BPA's Mike Hoffman described his agency's involvement as "reasonably minimal at the moment. We're just trying to get a sense of what it would take for EPRI to do a demonstration project." Bonneville has no inclination to fund an Oregon pilot wave energy plant, which he estimated could cost up to $1 million. But Hoffman said the federal power wholesaler would like to gauge interest, and potentially help obtain other means of support.

Snohomish County PUD also is curious about ocean wave energy, as part of its larger exploration of adding more renewable energy resources to its system, the PUD's Chris Fate told Con.WEB. This wave venture is one of the PUD's chosen EPRI initiatives, he said, and since the AquaEnergy project is already in progress, the utility opted to allocate its contribution toward the environmental assessment.

Prospective Sites, Technologies

In scouting locales for a demonstration plant, E2I looked at criteria including wave energy resource characteristics, ocean bottom conditions, electric system infrastructure, local manufacturing capabilities to build a prototype, potential conflicts with other marine uses, regulatory issues and community support.

It identified and detailed features of prospective sites in each of Oregon's seven coastal counties: Astoria in Clatsop County; Garibaldi, Tillamook County; Newport, Lincoln County; Cushman, Lane County; Reedsport, Douglas County; Coos Bay, Coos County; and Brookings, Curry County.

For Washington, E2I scrutinized Neah Bay in Clallam County; Hoquiam in Grays Harbor County; and South Bend in Pacific County.

E2I did not examine Aqua Energy's proposed site in Makah Bay, also in Clallam County. "We're certainly advocates and proponents of that" project, said Bedard, but the institute won't have any significant direct role.

AquaEnergy is seeking approvals from Olympic Coast National Marine Sanctuary (the proposed plant site lies about three miles offshore, in OCNMS waters) and the Federal Energy Regulatory Commission, as well as a federal matching-fund grant for research, development and field monitoring. The project timetable depends on funding, AquaEnergy chief executive officer Alla Weinstein told Con.WEB. Clallam County PUD has agreed to buy the generated power (see Con.WEB, April 29, 2003). As for technology, E2I is considering four general types, according to Bedard. One involves floats or buoys moving up and down with waves to produce electricity, as AquaEnergy proposes. Another takes energy-productive advantage of back-and-forth wave motions, like the Pelamis model from Ocean Power Delivery. A so-called overtopping device creates an offshore reservoir of sorts and generates power, hydrolike, as collected water flows back to the ocean; the Wave Dragon is an example. The fourth potential technology is known as oscillating water column, in which rising and falling waves within an enclosure generate airflow that powers a turbine.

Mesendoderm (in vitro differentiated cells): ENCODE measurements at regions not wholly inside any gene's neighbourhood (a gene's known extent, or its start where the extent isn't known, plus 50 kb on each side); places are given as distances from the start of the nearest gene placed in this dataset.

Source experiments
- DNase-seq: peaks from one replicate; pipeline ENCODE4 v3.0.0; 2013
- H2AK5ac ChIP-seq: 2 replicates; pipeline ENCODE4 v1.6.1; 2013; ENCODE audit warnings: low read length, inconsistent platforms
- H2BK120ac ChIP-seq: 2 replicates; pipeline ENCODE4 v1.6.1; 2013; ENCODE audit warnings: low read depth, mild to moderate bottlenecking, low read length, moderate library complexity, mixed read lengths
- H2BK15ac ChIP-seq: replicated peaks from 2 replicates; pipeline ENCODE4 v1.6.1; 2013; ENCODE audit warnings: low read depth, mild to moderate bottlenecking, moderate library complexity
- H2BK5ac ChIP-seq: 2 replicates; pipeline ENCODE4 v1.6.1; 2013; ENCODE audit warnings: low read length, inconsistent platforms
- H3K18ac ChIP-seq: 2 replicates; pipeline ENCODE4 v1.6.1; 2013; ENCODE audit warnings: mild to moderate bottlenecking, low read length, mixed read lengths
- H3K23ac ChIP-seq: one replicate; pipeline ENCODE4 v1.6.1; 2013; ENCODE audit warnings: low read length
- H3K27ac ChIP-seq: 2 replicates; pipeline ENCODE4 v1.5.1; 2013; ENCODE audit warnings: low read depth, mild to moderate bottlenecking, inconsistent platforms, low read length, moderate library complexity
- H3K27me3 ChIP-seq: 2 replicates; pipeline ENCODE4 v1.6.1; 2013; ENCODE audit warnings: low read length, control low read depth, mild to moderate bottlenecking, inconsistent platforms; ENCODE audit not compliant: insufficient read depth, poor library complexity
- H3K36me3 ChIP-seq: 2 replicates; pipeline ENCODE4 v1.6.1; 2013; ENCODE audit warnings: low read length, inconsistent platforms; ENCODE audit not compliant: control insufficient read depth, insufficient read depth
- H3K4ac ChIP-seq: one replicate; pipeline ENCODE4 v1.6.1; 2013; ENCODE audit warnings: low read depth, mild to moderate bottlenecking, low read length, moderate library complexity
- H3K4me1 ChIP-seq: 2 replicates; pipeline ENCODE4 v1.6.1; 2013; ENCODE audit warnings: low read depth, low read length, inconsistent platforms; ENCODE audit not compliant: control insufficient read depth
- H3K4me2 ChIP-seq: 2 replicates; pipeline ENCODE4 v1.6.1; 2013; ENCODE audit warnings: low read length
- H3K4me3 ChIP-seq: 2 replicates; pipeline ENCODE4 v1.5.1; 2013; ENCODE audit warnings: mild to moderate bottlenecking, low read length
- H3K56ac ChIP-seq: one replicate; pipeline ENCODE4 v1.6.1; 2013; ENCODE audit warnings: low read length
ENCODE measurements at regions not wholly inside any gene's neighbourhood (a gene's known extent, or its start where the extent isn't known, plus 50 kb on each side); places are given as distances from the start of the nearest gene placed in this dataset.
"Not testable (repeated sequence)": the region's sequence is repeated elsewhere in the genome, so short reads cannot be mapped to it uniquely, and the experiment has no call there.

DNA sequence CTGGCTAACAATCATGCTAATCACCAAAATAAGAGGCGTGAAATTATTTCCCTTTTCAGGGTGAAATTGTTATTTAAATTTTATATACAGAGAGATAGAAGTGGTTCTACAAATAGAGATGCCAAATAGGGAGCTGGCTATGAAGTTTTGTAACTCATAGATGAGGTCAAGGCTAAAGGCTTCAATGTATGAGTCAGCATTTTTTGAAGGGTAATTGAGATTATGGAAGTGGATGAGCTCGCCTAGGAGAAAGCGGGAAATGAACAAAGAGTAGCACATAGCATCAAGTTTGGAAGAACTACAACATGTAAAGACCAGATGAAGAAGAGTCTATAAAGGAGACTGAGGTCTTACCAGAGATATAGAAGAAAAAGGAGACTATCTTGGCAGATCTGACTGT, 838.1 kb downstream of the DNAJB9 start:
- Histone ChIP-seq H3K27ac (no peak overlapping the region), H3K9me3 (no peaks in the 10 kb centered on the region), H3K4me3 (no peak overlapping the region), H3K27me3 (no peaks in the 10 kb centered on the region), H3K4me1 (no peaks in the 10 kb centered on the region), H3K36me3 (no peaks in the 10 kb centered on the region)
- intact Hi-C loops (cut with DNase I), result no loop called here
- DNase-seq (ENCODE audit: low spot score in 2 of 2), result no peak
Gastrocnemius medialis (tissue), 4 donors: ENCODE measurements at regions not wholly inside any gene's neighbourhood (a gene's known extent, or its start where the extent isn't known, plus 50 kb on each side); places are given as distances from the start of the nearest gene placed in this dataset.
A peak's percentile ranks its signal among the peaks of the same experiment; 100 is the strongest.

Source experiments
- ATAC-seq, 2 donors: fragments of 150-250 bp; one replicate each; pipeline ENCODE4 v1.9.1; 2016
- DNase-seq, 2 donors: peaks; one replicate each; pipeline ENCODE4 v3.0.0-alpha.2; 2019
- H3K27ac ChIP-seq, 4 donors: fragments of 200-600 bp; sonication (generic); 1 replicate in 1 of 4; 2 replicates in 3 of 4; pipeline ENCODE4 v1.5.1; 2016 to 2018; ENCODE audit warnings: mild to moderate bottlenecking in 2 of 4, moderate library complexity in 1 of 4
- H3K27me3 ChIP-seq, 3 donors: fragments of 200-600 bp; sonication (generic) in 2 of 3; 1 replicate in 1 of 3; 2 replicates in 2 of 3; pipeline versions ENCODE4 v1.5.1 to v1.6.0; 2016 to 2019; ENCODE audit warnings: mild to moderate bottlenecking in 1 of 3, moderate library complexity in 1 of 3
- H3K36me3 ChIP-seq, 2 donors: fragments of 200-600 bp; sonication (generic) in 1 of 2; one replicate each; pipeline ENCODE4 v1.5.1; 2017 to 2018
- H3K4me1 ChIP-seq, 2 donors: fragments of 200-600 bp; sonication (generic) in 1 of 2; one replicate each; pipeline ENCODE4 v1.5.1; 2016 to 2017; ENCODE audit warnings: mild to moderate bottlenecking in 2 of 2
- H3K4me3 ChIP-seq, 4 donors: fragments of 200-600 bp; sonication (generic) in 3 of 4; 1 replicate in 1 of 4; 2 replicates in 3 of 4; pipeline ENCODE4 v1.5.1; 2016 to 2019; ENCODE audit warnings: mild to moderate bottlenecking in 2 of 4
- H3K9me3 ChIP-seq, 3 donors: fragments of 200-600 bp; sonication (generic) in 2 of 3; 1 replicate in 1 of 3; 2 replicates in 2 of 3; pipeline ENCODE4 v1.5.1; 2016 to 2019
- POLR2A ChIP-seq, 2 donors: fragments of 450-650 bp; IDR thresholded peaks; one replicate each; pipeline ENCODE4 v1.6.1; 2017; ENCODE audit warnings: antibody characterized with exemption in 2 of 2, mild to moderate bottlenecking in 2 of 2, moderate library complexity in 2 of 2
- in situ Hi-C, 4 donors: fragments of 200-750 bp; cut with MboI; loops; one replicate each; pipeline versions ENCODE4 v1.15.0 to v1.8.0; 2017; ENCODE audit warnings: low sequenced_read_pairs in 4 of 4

"We're looking at all four," said Bedard, although he believes the Pelamis is the most commercially ready device at the moment.

A vast range of energy-production capacities are potentially available, according to Bedard, from as small as 20 kilowatts to as large as 4 MW. "We don't yet know the optimum size, minimum cost or maximum cost-effectivity," he said. "The technology is too immature right now."

Ocean Wave Power

Generating electricity from ocean waves has been explored for decades, but commercial-scale production has proven elusive.